I would argue that we need to take a "good, hard look" at how we "train our graduates" before they get out of school -- that is the crux of the issue for many hospitals. I worked as a surveyor for my state for several years recently, traveled all over my state and talked to nursing administration and education people in all kinds of facilities -- big university teaching centers, little community hospitals, and everything in between -- and the subject of new grads came up frequently in conversation. It isn't just the current lousy economy -- many hospitals were starting to balk at hiring new grads even before the economy tanked. Hospitals are v. tired of spending a lot of time and money teaching new grads stuff that they (the hospitals) feel people should have learned in nursing school -- basic, everyday, hands-on stuff that you need to know to function at a basic-entry level on an acute, inpatient unit of any kind -- and they feel that lots of new graduates present with an "entitled" attitude that is unjustified and v. annoying (like they're doing the hospital a favor by being willing to work there, instead of vice-versa (the hospital is doing them a favor by hiring them). Also, the low retention rates for new grads are a fairly recent phenomenon as well (they are much lower than they've ever been before). Look around just this site, at how many threads there are (not very recent, but from before things got so very bad for new grads) where a new grad is saying, I've had this job for a few months now, and I'm not really enjoying it (and their concerns sound mostly like just typical "new grad transition" anxiety, but, apparently, people also aren't prepared in school now for how difficult and painful that first year of practice is going to be) so I'm thinking I should change jobs -- and there are lots of people here who encourage them to do just that (and a few of us old fogeys who urge them to stay in one position for at least a full year and get acclimated before making a change -- but even that is a change; you used to be expected to remain in positions for at least two years to avoid being labeled a "job-hopper.") You used to graduate from nursing school expecting to take whatever job you could get, probably a shift you didn't want on a unit you didn't particularly want, and work your way up to your "dream job" from there -- in more recent years, nursing has seen the rise of new grads who come out of school expecting to get offered the shift they want in the specialty they want in the hospital they want, and, if they don't get that, they're being mistreated and they should look for a better deal somewhere else. Obviously, not all, or even most, new grads present like this, but there are enough that they've made a lot of hospitals wary of new grads in general (the attitudes combined with the general lack of clinical skills). The hospitals would rather hire someone with a proven track record, and you can hardly blame them for that. A lot of hospitals feel they've had really bad experiences in recent years with new grads, and they're "voting with their feet" -- and, especially in this economy, they can afford to do that.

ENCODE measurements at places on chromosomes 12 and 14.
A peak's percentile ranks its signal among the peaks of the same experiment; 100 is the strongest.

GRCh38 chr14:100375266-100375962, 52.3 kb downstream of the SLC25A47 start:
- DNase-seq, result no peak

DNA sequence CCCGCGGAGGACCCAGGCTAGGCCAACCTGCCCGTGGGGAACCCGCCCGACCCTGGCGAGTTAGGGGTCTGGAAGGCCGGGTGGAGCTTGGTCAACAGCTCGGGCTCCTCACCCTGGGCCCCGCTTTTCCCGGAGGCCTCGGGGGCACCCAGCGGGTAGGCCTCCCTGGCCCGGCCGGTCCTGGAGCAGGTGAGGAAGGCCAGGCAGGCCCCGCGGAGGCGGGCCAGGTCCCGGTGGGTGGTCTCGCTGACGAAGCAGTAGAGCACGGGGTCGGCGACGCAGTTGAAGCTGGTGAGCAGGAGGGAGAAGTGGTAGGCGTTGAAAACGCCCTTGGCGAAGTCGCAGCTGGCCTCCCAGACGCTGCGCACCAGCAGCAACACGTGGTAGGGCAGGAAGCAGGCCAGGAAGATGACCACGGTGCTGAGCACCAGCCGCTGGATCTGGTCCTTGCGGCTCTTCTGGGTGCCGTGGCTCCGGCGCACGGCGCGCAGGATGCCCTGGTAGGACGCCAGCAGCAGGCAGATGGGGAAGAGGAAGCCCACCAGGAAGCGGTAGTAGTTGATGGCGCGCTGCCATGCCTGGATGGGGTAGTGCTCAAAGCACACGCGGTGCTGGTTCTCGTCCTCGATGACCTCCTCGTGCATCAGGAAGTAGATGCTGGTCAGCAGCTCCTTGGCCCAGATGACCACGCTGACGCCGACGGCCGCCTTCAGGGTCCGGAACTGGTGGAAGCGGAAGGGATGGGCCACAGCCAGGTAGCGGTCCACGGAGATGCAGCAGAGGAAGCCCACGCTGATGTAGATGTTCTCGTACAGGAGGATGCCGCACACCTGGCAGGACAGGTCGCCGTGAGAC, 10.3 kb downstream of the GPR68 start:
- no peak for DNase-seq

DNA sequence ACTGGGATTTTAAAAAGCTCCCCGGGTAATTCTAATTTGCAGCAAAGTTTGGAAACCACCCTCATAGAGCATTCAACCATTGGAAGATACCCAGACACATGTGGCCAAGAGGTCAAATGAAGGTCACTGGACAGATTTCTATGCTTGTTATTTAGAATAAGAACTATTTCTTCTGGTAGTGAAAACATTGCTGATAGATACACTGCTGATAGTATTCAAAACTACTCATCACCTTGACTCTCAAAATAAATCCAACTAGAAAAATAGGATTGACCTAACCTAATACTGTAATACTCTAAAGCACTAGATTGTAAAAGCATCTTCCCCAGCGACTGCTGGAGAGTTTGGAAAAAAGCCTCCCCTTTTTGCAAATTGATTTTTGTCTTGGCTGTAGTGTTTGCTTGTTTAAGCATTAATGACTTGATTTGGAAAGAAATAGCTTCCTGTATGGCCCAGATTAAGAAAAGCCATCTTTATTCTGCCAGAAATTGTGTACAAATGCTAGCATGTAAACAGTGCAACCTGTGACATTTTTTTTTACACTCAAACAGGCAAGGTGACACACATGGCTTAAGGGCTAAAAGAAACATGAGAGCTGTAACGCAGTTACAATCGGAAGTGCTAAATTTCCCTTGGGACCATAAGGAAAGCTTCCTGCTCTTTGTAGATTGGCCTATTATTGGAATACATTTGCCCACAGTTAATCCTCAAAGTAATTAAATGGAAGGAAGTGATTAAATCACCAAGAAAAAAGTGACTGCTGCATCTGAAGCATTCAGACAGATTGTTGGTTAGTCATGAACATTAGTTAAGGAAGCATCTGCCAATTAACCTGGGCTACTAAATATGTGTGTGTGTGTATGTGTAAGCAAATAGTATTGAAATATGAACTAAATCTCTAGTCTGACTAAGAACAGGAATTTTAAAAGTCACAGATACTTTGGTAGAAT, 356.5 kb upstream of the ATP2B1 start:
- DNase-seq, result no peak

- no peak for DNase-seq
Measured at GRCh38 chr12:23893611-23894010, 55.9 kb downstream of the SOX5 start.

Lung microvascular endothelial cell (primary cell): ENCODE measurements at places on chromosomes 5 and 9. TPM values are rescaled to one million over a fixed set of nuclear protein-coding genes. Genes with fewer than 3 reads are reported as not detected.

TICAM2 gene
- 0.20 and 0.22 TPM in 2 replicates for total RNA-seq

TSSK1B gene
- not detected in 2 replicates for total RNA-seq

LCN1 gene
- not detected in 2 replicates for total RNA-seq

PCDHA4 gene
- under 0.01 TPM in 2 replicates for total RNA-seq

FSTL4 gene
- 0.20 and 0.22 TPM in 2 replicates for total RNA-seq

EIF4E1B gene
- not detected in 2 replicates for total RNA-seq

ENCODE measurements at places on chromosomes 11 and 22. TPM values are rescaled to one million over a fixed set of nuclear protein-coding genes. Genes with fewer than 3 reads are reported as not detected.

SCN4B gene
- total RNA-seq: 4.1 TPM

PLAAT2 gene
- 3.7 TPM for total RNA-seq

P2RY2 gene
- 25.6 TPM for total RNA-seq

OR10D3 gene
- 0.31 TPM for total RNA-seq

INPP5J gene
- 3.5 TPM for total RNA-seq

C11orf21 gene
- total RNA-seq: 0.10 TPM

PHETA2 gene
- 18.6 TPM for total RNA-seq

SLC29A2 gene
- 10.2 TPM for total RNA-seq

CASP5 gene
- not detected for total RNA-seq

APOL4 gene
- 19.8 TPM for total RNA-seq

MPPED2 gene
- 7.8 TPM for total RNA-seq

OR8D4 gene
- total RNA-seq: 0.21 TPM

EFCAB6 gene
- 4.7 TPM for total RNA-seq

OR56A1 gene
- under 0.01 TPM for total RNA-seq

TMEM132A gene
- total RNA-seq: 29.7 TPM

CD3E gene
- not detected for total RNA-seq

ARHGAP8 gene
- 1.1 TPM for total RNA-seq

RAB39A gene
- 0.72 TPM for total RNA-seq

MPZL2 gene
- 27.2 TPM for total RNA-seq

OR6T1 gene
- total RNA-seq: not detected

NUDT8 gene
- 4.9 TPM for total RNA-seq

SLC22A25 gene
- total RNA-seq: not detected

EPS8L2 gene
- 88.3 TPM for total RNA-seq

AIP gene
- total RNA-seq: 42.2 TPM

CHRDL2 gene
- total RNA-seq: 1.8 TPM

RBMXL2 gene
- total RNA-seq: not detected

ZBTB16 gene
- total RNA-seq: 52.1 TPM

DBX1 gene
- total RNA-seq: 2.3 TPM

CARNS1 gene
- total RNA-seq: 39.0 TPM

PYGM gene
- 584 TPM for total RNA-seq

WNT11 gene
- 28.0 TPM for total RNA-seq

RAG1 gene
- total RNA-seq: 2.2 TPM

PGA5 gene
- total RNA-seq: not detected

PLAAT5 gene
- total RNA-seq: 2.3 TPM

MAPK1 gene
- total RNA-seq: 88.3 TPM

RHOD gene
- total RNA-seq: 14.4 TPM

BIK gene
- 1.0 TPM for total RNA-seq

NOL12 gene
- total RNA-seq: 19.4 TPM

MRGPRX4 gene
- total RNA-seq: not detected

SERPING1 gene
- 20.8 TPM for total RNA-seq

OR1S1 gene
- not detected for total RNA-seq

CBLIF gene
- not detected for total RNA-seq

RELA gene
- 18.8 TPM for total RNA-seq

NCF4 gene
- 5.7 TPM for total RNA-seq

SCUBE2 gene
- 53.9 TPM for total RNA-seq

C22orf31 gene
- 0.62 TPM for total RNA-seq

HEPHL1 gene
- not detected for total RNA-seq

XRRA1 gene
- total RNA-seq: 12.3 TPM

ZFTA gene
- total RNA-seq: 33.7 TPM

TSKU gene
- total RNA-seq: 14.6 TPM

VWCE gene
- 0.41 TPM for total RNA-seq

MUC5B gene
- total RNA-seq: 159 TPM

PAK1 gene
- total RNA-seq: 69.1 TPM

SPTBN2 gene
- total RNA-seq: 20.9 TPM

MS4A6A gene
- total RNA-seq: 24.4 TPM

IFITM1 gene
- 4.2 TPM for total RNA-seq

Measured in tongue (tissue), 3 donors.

I've been in clinical practice and nursing education (ADN and BSN programs) for almost 25 years now, and I think we really need to examine how we're educating nurses -- the "system" seems to be reaching a breaking point.